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Judge denies Apple request to remove e-books antitrust monitor

post #1 of 48
Thread Starter 
Apple on Monday was denied its motion to remove a court-appointed antitrust monitor tasked to ensure the company would not enter into further illegal agreements after being found culpable in an e-book price fixing scheme last year.

iBooks


In a hearing, U.S. District Court Judge Denise Cote blocked the motion to remove Michael Bromwich from his post, saying there was "nothing improper" about the monitor's recently filed declaration, reports Reuters. Apple cited the filing as grounds for dismissal, claiming it suggested personal bias against the company.

"I want the monitorship to succeed for Apple," Judge Cote said.

The jurist's full decision will be made available when she issues a decision later today. Apple counsel has already promised the ruling will be appealed.

Monday's determination is the latest development in an ongoing feud between Apple and Bromwich. The parties' relationship has been strained almost since the start of the former Justice Department Inspector General's assignment.

As seen in multiple court filings, Apple takes issue with how Bromwich is handling his monitorship, including what the company feels is an overstepping of boundaries, exorbitant fees and conducting a "roving" investigation.

For his part, Bromwich claims Apple has been less than cooperative in furnishing employee interviews and deemed-necessary documentation in a timely manner. Both complaints were outlined in detail in the ECM's December declaration.

Bromwich was vetted and selected by Judge Cote to monitor Apple after she found the company to have conspired in falsely inflating the price of e-books sold through the iBookstore.

After Judge Cote's decision is officially filed, Apple has 48 hours to seek an emergency stay from a federal appeal court.
post #2 of 48
"for Apple"? Let's try "against Apple". Or "succeed in putting Apple out of business so my Google stock goes up."
post #3 of 48
This is illegal. How can the judge that appointed Michael Bromwich make the decision the second time? The US Judicial system is fully corrupted.
post #4 of 48
Quote:
Originally Posted by AppleInsider View Post

The jurist's full decision will be made available when she issues a decision later today. Apple counsel has already promised the ruling will be appealed.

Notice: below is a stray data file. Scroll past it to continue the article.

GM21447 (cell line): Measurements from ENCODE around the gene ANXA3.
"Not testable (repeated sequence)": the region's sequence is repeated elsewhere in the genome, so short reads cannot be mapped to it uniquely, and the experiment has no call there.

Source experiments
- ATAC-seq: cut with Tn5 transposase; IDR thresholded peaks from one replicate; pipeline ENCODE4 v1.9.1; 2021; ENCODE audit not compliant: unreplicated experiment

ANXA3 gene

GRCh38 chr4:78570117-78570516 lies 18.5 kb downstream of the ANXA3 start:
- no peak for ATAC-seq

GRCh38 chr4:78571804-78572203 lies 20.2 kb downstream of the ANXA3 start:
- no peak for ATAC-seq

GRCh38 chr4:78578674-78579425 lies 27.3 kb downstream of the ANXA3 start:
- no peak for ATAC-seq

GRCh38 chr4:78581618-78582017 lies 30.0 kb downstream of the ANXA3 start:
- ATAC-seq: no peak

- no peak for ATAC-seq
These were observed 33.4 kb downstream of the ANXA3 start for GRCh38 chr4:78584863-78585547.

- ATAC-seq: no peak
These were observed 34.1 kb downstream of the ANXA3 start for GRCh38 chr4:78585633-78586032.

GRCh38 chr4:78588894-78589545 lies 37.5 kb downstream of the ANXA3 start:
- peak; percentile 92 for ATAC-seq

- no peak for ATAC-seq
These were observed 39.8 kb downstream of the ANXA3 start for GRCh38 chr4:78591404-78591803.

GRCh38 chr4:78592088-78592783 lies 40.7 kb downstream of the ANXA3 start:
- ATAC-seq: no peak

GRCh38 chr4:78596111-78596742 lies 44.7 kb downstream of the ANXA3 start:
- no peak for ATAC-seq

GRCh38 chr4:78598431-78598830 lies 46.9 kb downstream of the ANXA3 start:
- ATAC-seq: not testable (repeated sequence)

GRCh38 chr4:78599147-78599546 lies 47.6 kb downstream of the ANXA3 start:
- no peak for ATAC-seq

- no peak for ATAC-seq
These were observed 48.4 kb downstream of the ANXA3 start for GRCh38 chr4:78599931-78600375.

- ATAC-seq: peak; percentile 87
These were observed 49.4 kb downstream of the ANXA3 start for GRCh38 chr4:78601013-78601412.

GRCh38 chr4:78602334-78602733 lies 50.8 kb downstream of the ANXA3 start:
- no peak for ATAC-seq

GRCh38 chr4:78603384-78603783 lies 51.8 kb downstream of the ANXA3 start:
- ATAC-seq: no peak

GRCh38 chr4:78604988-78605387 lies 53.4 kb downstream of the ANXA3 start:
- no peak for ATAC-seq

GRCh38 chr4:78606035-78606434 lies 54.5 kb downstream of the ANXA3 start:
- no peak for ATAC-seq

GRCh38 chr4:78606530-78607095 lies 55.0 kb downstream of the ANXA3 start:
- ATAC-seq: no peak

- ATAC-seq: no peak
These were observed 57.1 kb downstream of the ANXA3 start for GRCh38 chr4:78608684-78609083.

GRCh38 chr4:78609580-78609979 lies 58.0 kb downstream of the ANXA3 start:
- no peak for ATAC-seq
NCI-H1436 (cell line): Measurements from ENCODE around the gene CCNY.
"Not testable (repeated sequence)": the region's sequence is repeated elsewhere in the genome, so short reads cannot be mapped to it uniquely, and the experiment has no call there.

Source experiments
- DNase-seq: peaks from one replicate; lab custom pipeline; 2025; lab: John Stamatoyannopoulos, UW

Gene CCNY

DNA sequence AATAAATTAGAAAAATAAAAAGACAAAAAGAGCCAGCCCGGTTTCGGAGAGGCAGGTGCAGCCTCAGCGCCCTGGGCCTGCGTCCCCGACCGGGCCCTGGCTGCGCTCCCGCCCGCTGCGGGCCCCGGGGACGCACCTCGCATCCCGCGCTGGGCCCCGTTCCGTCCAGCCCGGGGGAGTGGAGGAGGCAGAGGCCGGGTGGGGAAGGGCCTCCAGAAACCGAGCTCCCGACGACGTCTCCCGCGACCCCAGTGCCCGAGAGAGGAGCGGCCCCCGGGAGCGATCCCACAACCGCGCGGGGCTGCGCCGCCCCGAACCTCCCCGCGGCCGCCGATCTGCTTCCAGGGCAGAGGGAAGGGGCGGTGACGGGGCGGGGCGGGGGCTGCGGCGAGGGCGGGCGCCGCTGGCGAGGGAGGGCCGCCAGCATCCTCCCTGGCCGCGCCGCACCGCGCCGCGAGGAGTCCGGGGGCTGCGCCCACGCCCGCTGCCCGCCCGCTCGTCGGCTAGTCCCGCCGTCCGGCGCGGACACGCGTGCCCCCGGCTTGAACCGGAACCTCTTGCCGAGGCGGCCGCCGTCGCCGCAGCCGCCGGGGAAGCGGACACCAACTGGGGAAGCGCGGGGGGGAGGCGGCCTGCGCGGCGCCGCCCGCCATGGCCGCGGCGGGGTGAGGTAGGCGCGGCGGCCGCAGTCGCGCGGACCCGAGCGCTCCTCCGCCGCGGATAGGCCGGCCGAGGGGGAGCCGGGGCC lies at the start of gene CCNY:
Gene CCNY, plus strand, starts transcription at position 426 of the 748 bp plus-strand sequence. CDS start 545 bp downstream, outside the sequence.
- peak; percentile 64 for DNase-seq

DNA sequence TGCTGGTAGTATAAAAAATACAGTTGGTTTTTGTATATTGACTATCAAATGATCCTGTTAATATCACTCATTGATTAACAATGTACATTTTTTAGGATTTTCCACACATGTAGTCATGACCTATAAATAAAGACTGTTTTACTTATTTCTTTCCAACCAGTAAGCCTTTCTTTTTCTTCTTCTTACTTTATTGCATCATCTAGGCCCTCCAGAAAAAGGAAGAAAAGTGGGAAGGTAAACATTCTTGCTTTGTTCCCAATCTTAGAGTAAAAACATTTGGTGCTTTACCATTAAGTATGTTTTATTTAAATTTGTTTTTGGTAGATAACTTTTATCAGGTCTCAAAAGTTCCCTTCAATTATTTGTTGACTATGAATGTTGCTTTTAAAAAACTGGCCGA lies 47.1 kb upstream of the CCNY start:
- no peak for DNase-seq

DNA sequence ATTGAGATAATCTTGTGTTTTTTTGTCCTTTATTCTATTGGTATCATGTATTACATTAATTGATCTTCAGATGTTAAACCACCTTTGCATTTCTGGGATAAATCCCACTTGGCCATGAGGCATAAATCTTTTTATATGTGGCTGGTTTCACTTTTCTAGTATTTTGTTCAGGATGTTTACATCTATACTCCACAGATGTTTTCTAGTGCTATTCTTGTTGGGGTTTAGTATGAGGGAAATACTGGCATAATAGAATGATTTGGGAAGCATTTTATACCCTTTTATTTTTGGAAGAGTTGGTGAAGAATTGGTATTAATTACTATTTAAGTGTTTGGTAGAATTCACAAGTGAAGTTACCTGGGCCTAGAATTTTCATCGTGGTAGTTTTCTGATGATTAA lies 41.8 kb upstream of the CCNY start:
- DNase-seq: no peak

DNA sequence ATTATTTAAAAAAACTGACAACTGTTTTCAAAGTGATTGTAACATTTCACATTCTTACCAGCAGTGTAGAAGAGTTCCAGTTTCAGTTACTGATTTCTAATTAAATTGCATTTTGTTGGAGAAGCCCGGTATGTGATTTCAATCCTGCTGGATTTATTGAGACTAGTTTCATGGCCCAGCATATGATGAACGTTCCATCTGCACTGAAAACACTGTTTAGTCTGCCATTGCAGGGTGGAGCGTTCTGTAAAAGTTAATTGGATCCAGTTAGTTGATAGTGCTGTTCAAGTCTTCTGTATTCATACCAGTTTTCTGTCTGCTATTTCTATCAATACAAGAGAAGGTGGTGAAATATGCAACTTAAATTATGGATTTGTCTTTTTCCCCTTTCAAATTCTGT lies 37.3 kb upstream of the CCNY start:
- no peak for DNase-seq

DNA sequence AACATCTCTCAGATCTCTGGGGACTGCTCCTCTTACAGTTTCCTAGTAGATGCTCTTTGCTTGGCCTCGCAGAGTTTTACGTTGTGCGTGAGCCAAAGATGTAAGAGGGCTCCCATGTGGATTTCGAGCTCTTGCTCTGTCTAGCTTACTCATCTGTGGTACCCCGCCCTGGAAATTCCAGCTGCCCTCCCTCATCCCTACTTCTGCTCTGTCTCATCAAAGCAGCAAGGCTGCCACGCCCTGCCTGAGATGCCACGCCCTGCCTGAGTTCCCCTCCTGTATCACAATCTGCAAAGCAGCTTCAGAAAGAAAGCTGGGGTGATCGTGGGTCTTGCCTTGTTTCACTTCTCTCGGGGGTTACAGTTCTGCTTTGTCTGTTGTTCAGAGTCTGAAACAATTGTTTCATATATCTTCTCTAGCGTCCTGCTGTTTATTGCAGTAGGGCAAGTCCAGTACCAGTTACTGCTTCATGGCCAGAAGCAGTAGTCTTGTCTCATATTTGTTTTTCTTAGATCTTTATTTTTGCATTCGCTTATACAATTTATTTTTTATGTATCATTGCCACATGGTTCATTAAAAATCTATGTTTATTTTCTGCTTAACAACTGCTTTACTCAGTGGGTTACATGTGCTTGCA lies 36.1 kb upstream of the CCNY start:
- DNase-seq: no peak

They don't mock around, these Apple lawyers.

I thought Apples reasoning was fair. Apparently the jury thought otherwise...?
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post #5 of 48
A judge other than Cote making that decision would have been a nice idea.
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post #6 of 48
Quote:
Originally Posted by PhilBoogie View Post

They don't mock around, these Apple lawyers.

I thought Apples reasoning was fair. Apparently the jury thought otherwise...?

Jurist, not jury. 1wink.gif
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post #7 of 48
What is DOJs beef w Apple? Seems personal and should not be allowed. Someone at DOJ needs to be removed. Who do they report to? How does this get overruled?

And all to support the poor defenseless Amazon book monopoly. Amazing.
post #8 of 48

Not unexpected given the judge's previous comments about Apple during the case. My guess is that the brief was written primarily for the appellate court.

post #9 of 48
The judge works for the US government. Do the math.
post #10 of 48
Cote is real piece of work. She's really pushing the envelope. Looks like she's going to go out either in a blaze of glory or in ignominy.

I think I know which one. 1cool.gif
post #11 of 48
I sure wish I was Cote's buddy. $1,100/hour? Seriously? Plus 15% in fees? This is just as contemptible as Chris Christie's behavior. Both belong in jail, end of story. Regardless of the validity of the case against Apple, this is someone using her position of power to generate huge profits for her and her friends. Despicable.